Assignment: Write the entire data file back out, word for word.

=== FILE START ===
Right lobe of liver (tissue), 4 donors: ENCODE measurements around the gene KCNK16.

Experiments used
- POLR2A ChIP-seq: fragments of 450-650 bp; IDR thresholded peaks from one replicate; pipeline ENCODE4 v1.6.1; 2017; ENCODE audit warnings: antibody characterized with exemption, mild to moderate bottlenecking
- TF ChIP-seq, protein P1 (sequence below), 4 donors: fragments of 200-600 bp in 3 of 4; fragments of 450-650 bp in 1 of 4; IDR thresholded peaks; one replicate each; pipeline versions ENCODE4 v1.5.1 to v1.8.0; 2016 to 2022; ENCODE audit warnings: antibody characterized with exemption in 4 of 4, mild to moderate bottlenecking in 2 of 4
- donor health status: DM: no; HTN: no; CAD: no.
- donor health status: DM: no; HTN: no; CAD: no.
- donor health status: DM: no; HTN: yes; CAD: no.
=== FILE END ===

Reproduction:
Right lobe of liver (tissue), 4 donors: ENCODE measurements around the gene KCNK16.

Experiments used
- POLR2A ChIP-seq: fragments of 450-650 bp; IDR thresholded peaks from one replicate; pipeline ENCODE4 v1.6.1; 2017; ENCODE audit warnings: antibody characterized with exemption, mild to moderate bottlenecking
- TF ChIP-seq, protein P1 (sequence below), 4 donors: fragments of 200-600 bp in 3 of 4; fragments of 450-650 bp in 1 of 4; IDR thresholded peaks; one replicate each; pipeline versions ENCODE4 v1.5.1 to v1.8.0; 2016 to 2022; ENCODE audit warnings: antibody characterized with exemption in 4 of 4, mild to moderate bottlenecking in 2 of 4
- donor health status: DM: no; HTN: no; CAD: no.
- donor health status: DM: no; HTN: no; CAD: no.
- donor health status: DM: no; HTN: yes; CAD: no.